Garden City Telegram, December 20, 2007

Garden City Telegram

December 20, 2007

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Issue date: Thursday, December 20, 2007

Pages available: 32

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Publication name: Garden City Telegram

Location: Garden City, Kansas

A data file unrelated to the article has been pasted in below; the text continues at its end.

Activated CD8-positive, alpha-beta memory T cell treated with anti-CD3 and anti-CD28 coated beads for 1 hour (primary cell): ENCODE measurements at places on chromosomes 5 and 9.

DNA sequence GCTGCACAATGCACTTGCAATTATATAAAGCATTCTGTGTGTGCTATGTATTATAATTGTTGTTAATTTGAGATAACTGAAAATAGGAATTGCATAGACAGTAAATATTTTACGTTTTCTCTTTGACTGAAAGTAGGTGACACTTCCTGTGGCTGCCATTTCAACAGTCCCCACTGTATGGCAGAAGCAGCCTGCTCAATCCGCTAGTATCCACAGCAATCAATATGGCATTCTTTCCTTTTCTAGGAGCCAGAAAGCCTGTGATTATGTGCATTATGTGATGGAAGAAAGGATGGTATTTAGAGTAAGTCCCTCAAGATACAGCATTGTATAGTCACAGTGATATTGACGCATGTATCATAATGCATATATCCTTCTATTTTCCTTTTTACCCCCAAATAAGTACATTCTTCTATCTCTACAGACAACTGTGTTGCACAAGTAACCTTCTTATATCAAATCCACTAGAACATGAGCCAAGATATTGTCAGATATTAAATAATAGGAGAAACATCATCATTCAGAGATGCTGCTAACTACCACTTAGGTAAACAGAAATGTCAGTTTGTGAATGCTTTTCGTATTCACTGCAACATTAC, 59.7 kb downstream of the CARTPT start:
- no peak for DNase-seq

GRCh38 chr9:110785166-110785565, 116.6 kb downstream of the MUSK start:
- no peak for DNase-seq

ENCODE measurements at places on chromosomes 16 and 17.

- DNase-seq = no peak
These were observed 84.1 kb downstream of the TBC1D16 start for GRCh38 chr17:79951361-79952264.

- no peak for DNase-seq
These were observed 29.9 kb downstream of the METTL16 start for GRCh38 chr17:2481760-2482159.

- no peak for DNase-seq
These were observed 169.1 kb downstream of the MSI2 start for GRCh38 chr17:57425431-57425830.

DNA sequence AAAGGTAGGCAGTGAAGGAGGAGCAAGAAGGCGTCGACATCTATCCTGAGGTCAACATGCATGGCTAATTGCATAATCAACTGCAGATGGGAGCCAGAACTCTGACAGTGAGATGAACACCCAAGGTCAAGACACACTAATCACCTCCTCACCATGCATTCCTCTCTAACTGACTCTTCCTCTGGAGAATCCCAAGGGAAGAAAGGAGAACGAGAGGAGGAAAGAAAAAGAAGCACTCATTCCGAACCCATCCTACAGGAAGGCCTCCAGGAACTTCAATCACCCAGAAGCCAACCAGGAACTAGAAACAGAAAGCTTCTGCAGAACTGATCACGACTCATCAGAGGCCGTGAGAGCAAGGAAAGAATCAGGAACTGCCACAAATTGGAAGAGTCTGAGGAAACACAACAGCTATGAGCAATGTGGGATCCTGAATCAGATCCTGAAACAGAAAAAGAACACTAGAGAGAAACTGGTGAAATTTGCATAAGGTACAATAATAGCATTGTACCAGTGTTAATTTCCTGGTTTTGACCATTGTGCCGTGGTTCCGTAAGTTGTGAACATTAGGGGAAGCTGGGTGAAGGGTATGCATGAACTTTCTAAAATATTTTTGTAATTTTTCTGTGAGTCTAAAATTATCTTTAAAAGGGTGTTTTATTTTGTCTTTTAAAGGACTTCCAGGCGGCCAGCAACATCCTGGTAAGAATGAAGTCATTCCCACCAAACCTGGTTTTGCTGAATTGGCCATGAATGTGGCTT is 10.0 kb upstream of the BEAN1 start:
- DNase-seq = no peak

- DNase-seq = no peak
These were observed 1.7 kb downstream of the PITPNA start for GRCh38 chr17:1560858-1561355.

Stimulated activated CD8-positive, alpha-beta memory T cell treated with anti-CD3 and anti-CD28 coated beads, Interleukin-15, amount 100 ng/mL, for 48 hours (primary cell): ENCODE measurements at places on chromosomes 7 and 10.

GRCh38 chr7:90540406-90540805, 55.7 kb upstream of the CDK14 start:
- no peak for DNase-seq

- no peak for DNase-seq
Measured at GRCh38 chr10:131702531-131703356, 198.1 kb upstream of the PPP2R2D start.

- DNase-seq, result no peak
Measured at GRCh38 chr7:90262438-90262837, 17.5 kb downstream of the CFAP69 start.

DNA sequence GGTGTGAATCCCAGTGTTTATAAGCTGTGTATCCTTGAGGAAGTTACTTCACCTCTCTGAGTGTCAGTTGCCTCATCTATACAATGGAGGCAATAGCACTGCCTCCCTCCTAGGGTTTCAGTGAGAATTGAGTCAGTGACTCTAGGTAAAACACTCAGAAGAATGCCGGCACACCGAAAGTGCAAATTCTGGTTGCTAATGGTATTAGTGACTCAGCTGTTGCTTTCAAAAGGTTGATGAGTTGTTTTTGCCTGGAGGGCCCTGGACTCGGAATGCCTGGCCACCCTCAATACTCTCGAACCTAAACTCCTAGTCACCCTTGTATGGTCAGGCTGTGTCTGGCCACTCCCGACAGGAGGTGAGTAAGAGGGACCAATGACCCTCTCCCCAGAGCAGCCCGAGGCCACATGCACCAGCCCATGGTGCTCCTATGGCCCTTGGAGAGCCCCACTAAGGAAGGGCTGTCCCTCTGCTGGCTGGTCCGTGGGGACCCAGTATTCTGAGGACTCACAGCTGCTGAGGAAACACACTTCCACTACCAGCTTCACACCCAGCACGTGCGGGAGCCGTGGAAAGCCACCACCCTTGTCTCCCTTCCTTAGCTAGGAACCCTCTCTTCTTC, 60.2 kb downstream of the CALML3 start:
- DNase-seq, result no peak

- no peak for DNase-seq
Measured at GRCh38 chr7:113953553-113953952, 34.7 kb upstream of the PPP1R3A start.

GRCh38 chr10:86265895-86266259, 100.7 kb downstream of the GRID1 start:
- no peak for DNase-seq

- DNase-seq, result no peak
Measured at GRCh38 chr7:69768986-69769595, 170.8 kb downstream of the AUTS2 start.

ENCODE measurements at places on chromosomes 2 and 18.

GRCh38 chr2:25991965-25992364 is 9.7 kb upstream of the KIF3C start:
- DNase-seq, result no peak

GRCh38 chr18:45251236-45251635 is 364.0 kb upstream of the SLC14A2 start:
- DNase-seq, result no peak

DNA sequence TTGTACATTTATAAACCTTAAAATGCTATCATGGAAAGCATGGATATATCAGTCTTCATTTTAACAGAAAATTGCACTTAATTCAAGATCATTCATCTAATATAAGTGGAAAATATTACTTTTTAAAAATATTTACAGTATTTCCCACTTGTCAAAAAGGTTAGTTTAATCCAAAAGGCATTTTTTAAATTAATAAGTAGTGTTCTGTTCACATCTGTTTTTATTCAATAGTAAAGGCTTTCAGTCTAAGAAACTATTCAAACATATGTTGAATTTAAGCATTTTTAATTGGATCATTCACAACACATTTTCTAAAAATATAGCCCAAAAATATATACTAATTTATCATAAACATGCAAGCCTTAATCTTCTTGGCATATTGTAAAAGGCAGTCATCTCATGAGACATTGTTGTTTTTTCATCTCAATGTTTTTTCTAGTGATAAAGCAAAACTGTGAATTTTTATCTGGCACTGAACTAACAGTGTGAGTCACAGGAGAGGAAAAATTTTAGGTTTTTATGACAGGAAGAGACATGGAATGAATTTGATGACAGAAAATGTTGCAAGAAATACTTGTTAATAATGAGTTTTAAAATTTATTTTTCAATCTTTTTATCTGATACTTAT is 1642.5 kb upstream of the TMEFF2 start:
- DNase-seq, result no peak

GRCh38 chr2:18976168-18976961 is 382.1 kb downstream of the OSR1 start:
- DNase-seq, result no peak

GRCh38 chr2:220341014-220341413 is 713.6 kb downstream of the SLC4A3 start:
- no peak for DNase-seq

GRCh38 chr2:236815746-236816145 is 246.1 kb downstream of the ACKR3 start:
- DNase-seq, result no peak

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Garden City Telegram (Newspaper) - December 20, 2007, Garden City, Kansas Blast off Laurie Slsk/Telegram Seventh-grader Nick Torres and Abe Hubert Middle School technology teacher Jack Otero launch a rocket Wednesday afternoon that Torres constructed during the semester. Students got to launch the rockets at the AHMS football field as an end-of-semester activity. See Bahr Page A5 See Education, Page A5Fort Hays State selected to house math, science academy By CHRIS GREEN [email protected] net TOPEKA (HNS) — A select group of high school students who excel at math and science could be furthering their talents at Fort Hays State University by the fall of 2009. The state Board of Regents on Wednesday endorsed a proposal from school officials to establish a two-year residential academy for high school juniors and seniors on the Fort Hays State campus. The program, modeled after similar academies created in at least 15 other states including Oklahoma and Missouri, still must receive funding from the Kansas Legislature to move forward. Fort Hays State University President Edward Hammond called it an honor for his institution to be selected as the site of the Kansas Mathematics and Science Academy The decision allows the institution access to $100,000 in state funds to further plan the endeavor. “Now it’s up to the Kansas Legislature to make this a reality for the best and brightest of the state of Kansas,” Hammond said. A steering committee made up of higher and secondary education representatives chose Fort Hays State’s plan over proposals submitted by three other schools. The board announced the group’s decision during its Wednesday meeting, with board President Reggie Robinson calling Fort Hays State’s proposal “comprehensive.” State Sen. Nick Jordan, R-Shawnee, who successfully pushed for a law allowing the creation of the academy in die 2006 Legislature, said he thought Fort Hays State a “good Fit” for housing the academy. See FHSU, Page A5 Volume 78, No. 299 16 Pages-^Telegram = Lorelle Davies, former manager of Garden City's Staples, facilitates a visioning retreat for the city of Garden City Wednesday.Catholic priest, the Rev. Bahr, dies at age 73 By RACHEL DAVIS [email protected] The Rev. Joseph Bahr. pastor of St. Dominic Catholic Church in Garden City, had many followers. In fact, he too was a follower — a servant of God. “He had this charisma about him, and people wanted to listen to what he had to say They wanted to hear the Word of God,” said Remi Ekweariri, St. Catherine Hospital chaplain. Bahr died Wednesday of cardiac arrest at St. Catherine Hospital. He was 73. Ekweariri said Bahr had been his priest since 2002, and in that time, the two developed a relationship. “He was like a brother to me,” Ekweariri said. “He was a spiritual mentor, a listening ear, and I will miss him.” Sister Catherine Therese Paulie said she remembers Bahr as a Bahr    man    who    reached out to the poor and fulfilled his vocation with love and passion. According to his obituary, as a child. Father Bahr witnessed his mother feeding individuals who came knocking at the door after hopping from a nearby train. He started a food pantry to help the needy, which blossomed into the Manna House, a home that offers food, lodging and clothing to people and families in transition. The Manna House is located in Dodge City. Paulie said Bahr came to Garden City in July 1999. She said he had an eye for beauty and often decorated his home and the parish center with flowers. “He loved gardening,” she said. “People knew his house because of all his flowers.” Bahr established St. Dominic Charities, which supplements local charities in Garden City. The parish also established a Mission Market that helps raise money for the poor during Bahr’s tenure. Bahr began his priesthood in May 1960 in Worthington, Ohio, and has served western Kansas since 1963. “He welcomed everyone and knew no stranger,” Paulie said. “He knew people. He connected with them. He was a priest Inspiring Minds “I long ago came to the conclusion that all life is 6 to 5 against.” — Damon Runyon, American writer (1884-1946).Friday's weather Tonight, partly cloudy, low 27. Friday, mostly cloudy, high 46, low 25. Details on page A8. Pistons edge Celtics. BlOfficials, residents look to education of the future By EMILY BEHLMANN ebelilmimiHogctelegrmn.com JOHNSON CITY Communities need an education system that will give students the skills they need to succeed in 21st cen tury careers, the abilities to solve real-life problems, and the motivation to succeed and carry their hometowns forward, area residents said Wednesday night. It was just the sort of feedback Sally Cauble, Kansas State Board of Education member for western Kansas, said she and Education Commissioner Alexa Posny were looking for. The two visited Stanton County High School for the last of IO regional forums on the future of Kansas edu- p cation. They met with osny educators, business people, public officials and other citizens from Johnson City and surrounding areas. Posny said the state board is looking to the public for guidance as it copes with a shortage of educators and looks to a chal lenging future. “We’re preparing kids for jobs that don’t yet exist, where they’ll use technology that hasn’t been invented to solve problems we don’t even know exist,” Posny said. Several business people said their industries are losing their Cauble small town labor forces, a point Cauble underscored. “We want our youth to come back to our communities, and we want them educated so they can compete in a global society,” she said. Maybe internships, school-business partnerships or Field trips would help spark an interest in careers that could be carried out locally, some suggested. And when a student develops a career interest, it could help them become more engaged in what they’re doing at school, according to Mike Toole of the Sublette-based Southwest Plains Regional Service Center, which serves area educators. He encouraged the concept of “career pathways,” in which students would have a career clearly in mind as early as seventh grade. Annie’s advice/ B8    Obituaries / A2    State / A3 ■    • ■    Classified / B5-7    Opinion/A4    TV Listings / AB inside    Comics / H7    sports /Bl -4    Weather/AS Check us out online at www.gctelegram.comTHURSDAY December 20, 2007 Laurie SisK/Tetegram Dream City By GWEN TIETGEN [email protected] If there was a dream Garden City, what would the community look liKe? Garden City commissioners and staff brainstormed that question and others Wednesday during a visioning retreat at the Community Congregational Church. A community that’s doing it right, they said, would be one that has continued growth and a diverse business community It would be clean and beautiful. where residents take ownership of the city and where the basic services are taken for granted because there are few problems. Troy Unruh. with the Western Kansas Community Foundation, and Lorelle Davies, a store manager at Staples, Ixtth trained to facilitate such workshops. started out by having commissioners and city' staff identify their passions and take a “learning styles inventory" to learn how they and their counterparts process information. Having people who work, think and learn in a variety of ways makes for an effective, well-rounded group, they said. See Commission. Page AS 7247 What's inside Suicidal soldier not taken out of Iraq. A8 Picture This House Blend members Joe Irsik, left, Deann Crase, Katie Hahn, Jane Jacobs and Gale Seibert perform at the Senior Center. Photo contributed by Norma Immroth. Cimarron. ;